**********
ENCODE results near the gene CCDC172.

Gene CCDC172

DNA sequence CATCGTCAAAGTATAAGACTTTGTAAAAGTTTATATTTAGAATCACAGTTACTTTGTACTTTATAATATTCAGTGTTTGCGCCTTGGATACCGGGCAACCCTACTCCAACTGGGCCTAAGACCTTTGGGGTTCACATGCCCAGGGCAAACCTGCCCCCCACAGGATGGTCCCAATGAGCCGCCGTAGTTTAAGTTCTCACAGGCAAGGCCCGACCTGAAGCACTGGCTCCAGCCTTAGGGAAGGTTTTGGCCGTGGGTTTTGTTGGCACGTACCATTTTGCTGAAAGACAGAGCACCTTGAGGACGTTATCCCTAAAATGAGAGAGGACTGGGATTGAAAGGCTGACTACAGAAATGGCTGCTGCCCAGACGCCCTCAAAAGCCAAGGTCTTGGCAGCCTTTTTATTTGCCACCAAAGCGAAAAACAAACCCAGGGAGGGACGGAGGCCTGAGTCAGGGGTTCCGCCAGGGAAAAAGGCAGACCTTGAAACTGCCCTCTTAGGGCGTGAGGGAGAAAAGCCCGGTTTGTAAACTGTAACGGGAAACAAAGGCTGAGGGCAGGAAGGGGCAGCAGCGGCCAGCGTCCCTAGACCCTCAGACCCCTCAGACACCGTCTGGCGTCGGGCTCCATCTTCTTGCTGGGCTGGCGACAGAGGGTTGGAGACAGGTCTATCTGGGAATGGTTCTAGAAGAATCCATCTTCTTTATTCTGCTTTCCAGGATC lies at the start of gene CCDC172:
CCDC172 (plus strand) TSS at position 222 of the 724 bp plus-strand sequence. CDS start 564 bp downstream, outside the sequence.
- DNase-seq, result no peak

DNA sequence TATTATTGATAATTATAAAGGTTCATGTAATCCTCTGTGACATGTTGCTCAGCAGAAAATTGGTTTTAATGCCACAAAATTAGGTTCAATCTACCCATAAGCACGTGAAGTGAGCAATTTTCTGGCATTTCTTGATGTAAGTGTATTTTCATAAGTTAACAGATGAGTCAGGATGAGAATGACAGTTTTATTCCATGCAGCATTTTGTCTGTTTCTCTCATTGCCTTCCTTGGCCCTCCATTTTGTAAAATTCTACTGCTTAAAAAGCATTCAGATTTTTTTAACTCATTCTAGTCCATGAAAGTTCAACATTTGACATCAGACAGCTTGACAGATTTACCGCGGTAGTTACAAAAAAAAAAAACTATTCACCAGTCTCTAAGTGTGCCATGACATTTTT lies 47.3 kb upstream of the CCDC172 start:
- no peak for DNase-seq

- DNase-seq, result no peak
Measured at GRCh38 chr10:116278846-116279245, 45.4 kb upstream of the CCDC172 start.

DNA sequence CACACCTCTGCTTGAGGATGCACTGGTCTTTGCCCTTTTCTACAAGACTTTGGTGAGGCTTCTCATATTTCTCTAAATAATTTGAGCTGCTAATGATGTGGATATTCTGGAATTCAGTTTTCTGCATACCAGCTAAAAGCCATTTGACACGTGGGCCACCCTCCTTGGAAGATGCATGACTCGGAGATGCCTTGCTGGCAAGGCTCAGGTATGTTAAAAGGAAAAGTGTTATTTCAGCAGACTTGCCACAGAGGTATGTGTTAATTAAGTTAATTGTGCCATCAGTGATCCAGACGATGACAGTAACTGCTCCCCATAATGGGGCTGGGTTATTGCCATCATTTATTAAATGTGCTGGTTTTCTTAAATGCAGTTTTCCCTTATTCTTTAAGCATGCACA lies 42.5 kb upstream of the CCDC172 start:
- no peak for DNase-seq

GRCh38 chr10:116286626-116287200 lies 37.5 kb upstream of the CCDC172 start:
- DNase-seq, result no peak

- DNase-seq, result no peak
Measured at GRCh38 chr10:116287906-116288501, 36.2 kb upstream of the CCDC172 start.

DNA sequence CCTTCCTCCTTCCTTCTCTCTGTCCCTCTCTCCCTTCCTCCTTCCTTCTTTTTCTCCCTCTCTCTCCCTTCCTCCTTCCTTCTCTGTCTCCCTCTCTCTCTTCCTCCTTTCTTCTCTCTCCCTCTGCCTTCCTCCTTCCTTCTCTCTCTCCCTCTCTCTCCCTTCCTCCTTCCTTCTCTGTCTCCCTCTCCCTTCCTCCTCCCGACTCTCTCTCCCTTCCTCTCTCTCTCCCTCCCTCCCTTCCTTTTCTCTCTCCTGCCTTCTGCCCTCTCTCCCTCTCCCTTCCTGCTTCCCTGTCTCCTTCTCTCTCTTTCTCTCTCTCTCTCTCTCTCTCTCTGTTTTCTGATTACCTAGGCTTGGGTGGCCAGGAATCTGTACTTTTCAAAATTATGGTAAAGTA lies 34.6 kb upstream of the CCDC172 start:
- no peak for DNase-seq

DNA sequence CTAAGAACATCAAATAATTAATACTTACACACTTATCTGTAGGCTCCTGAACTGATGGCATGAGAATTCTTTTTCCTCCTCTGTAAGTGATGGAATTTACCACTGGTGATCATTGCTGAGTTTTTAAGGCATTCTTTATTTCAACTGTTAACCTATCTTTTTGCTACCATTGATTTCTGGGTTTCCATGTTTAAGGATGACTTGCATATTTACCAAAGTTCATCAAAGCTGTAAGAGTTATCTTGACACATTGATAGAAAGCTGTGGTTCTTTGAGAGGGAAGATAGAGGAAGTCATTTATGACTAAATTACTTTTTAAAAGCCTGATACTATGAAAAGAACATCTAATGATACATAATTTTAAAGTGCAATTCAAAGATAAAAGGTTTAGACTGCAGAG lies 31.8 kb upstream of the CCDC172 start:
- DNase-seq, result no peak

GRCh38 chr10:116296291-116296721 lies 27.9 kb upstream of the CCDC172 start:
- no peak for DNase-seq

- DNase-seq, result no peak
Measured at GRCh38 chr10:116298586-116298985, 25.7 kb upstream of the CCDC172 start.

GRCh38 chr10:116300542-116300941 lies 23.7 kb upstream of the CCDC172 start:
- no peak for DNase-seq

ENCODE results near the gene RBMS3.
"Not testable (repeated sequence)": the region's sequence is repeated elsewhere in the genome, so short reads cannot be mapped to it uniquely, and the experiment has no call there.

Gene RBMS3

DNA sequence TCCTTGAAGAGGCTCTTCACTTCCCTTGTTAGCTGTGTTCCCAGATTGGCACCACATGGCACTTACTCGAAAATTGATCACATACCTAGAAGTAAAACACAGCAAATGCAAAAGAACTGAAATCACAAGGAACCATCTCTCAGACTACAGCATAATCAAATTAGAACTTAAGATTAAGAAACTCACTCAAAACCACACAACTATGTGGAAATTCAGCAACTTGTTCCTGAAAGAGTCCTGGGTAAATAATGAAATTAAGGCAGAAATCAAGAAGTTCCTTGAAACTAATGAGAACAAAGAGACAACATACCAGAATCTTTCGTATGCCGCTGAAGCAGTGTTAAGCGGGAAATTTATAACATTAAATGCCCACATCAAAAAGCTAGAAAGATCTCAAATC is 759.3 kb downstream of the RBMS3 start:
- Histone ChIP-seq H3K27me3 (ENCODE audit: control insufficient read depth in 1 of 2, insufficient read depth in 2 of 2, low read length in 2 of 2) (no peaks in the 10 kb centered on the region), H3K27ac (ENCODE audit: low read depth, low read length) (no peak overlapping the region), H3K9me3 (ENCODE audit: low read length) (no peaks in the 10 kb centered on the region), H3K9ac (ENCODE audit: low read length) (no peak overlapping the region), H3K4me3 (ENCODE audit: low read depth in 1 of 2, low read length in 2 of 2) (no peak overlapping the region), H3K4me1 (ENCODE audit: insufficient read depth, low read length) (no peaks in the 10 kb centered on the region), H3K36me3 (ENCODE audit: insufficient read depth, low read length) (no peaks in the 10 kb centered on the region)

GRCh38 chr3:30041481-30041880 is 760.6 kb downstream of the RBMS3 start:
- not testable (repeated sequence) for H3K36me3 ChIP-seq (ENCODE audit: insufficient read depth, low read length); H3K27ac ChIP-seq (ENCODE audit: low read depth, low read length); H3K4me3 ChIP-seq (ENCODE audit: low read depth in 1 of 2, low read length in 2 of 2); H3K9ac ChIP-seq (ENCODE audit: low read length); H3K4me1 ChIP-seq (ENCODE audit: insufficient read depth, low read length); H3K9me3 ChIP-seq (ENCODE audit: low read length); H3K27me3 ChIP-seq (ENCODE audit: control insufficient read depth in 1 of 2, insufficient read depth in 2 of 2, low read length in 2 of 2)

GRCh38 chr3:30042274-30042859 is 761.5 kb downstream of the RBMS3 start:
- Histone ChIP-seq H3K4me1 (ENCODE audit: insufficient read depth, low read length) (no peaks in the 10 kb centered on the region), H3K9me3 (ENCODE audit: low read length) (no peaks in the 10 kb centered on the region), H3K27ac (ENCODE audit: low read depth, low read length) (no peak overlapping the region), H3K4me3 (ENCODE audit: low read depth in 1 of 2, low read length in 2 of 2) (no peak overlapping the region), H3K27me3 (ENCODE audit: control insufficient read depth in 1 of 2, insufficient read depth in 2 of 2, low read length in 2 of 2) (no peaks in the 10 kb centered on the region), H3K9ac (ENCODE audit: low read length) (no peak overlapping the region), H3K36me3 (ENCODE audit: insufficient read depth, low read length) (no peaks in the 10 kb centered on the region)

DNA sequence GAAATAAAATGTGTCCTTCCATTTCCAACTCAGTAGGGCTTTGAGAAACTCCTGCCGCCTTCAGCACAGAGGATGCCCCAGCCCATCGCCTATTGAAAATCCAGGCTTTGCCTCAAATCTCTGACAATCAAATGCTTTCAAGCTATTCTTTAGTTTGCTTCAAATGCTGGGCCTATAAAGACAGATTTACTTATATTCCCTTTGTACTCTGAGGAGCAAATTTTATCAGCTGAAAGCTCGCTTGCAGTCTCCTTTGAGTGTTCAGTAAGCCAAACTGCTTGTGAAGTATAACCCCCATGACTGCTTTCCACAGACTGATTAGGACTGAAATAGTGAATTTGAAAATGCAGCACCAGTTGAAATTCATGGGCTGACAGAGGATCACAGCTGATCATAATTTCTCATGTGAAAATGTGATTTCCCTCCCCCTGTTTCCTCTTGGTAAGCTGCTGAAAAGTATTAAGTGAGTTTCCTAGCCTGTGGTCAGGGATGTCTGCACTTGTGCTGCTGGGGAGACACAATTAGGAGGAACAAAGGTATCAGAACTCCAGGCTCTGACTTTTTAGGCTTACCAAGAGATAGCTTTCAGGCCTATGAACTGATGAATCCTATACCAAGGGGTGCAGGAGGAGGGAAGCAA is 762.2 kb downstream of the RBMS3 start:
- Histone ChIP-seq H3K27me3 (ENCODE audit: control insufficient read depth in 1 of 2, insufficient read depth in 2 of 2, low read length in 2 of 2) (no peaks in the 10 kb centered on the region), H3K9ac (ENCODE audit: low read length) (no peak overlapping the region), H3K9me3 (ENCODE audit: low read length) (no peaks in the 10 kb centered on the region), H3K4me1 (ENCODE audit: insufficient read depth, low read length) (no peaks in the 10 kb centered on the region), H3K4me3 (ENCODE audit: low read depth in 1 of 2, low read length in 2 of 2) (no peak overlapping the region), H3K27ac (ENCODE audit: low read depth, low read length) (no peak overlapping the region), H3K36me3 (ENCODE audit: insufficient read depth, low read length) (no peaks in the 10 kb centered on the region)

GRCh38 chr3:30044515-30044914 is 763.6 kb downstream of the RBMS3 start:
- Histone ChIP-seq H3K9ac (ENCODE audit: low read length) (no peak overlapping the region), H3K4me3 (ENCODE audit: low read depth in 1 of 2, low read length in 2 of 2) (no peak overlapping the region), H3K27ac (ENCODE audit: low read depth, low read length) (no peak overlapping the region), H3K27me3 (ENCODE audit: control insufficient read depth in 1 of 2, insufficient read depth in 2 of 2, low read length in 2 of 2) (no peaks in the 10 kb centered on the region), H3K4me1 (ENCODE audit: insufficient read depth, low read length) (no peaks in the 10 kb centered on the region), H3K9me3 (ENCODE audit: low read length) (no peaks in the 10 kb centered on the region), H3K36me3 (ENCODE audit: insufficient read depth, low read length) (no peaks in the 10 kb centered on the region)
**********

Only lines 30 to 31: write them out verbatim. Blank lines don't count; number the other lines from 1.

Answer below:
- Histone ChIP-seq H3K27me3 (ENCODE audit: control insufficient read depth in 1 of 2, insufficient read depth in 2 of 2, low read length in 2 of 2) (no peaks in the 10 kb centered on the region), H3K27ac (ENCODE audit: low read depth, low read length) (no peak overlapping the region), H3K9me3 (ENCODE audit: low read length) (no peaks in the 10 kb centered on the region), H3K9ac (ENCODE audit: low read length) (no peak overlapping the region), H3K4me3 (ENCODE audit: low read depth in 1 of 2, low read length in 2 of 2) (no peak overlapping the region), H3K4me1 (ENCODE audit: insufficient read depth, low read length) (no peaks in the 10 kb centered on the region), H3K36me3 (ENCODE audit: insufficient read depth, low read length) (no peaks in the 10 kb centered on the region)

GRCh38 chr3:30041481-30041880 is 760.6 kb downstream of the RBMS3 start: